Neil Heseltine grew up at Hilltop Farm and lives here now with his partner Leigh and their daughter. Over the past fifteen years, Neil has been decreasing sheep numbers and increasing cattle. Introducing Galloway cattle in 2003 was out of the ordinary at the time, and is still unusual in the Dales, but it is working well. ‘We’re in a position now where sustainability is achievable, both environmentally and economically. I believe that we’re going back to farming how my grandad and father farmed when they moved here in about 1950.’
The Galloways require very little input, and survive on the hills all year round. Visitors who stay in Hill Top Farm’s bunk house are increasingly interested in the way the farm is run, and like to know they can buy the meat down the road. They’ll also get to see the farm’s sheep: Swaledales, Mules, Blue-faced Leicesters and Black Wensleydales.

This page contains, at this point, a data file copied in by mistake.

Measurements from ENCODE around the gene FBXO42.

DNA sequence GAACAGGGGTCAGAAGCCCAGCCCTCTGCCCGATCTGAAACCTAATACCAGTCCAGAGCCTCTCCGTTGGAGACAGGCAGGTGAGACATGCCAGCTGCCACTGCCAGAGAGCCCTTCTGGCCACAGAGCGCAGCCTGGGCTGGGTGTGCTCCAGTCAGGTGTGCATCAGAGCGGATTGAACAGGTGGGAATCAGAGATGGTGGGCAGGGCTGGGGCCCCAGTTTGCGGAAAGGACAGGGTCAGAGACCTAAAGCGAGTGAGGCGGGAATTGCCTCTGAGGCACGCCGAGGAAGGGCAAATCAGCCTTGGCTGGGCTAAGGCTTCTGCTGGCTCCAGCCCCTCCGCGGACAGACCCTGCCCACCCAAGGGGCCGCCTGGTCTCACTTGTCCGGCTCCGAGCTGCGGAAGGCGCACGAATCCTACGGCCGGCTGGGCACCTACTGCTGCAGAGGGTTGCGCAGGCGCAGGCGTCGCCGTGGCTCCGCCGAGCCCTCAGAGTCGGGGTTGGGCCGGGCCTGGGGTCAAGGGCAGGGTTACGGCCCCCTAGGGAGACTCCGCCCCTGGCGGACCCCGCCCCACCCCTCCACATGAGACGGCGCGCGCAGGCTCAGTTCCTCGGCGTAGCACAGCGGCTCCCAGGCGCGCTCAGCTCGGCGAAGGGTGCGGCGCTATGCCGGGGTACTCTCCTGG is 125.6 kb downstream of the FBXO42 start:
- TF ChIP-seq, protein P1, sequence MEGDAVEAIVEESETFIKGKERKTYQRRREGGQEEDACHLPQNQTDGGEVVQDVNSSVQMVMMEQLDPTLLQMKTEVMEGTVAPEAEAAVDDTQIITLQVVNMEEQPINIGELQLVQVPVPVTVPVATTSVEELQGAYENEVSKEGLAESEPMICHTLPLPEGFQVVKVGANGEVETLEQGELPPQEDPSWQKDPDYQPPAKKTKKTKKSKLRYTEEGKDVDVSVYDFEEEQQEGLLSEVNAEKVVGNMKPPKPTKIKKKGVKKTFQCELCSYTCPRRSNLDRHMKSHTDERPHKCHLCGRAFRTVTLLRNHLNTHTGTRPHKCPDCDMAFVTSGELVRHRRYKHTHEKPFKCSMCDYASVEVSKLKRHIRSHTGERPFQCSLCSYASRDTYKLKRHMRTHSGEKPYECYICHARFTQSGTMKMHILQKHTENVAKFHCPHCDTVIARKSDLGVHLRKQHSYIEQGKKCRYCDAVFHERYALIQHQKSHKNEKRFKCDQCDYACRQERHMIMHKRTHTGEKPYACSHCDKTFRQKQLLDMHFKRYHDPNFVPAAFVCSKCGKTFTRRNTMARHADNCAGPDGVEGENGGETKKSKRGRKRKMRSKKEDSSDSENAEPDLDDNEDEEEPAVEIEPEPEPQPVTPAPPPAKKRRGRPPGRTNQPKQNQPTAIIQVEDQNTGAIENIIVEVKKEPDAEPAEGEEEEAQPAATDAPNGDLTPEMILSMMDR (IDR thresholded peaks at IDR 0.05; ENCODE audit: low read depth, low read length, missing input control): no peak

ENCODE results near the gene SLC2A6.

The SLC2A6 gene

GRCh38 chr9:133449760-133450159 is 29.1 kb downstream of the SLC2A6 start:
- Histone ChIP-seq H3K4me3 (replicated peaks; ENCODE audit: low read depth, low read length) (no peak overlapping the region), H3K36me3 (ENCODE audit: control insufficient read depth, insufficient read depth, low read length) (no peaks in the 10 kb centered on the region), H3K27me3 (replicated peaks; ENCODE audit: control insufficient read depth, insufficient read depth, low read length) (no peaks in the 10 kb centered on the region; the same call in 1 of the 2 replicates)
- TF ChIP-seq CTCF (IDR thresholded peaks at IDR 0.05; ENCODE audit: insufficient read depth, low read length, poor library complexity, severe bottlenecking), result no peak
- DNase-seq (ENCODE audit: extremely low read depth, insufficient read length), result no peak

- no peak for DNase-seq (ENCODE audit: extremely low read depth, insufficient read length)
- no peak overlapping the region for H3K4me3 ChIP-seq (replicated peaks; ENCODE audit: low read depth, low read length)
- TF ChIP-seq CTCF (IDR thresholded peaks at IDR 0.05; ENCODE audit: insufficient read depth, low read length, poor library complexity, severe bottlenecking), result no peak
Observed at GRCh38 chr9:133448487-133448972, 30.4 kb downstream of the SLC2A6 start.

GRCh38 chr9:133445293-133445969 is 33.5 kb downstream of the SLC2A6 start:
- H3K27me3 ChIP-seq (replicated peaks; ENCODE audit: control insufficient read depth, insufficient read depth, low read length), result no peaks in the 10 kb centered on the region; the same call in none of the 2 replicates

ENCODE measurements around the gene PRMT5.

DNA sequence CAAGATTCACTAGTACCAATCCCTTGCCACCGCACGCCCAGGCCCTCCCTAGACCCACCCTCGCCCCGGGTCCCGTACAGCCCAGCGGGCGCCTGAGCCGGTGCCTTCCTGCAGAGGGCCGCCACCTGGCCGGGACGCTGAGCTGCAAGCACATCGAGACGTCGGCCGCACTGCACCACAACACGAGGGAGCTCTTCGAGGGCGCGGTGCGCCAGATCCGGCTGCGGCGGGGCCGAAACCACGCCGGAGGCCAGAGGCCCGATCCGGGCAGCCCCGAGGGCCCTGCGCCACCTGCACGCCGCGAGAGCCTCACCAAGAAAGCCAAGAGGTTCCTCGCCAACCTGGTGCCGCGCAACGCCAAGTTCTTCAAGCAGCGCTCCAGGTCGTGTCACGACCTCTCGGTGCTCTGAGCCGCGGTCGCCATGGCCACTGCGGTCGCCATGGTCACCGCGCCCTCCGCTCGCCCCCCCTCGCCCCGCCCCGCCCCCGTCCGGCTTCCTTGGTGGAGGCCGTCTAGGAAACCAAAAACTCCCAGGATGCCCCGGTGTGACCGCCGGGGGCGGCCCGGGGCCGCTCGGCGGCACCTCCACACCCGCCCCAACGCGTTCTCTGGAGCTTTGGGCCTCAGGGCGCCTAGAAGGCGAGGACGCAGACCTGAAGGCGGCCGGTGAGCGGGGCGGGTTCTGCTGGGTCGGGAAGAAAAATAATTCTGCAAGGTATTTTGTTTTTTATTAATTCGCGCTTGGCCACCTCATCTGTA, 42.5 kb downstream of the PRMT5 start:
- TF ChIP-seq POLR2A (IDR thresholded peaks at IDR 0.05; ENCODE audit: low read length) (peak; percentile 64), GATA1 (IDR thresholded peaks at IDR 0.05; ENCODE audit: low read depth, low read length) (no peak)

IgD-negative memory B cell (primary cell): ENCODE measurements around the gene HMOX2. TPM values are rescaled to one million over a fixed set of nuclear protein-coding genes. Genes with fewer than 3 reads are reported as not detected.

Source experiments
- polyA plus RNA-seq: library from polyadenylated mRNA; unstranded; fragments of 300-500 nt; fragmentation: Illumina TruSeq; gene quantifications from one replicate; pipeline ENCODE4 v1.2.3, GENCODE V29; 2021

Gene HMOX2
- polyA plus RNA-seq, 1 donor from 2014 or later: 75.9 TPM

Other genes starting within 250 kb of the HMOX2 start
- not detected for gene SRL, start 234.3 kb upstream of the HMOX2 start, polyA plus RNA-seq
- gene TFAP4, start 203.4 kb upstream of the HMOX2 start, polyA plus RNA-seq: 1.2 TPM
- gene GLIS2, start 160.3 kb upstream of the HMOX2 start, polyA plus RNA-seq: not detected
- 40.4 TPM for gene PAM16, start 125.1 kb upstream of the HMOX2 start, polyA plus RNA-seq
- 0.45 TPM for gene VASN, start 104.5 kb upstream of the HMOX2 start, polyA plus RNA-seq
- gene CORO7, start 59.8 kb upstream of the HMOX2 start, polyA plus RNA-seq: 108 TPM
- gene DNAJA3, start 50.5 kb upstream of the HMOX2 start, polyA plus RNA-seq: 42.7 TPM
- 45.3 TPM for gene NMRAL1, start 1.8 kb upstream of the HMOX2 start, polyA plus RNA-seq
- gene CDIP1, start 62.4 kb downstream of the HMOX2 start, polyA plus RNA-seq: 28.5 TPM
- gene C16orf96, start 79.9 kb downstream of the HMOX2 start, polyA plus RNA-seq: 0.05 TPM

‘Over the last twenty years we’ve learnt that what’s thought of as ‘perfect’ or high-yield farming isn’t always compatible with the environment. To have balance is critical. We’ve got barn owls nesting in one of the barns, hares on the top land and each year there are more birdseye primroses, orchids and bluebells. You see the biodiversity, you can see that you’re having a difference, you see that it works.’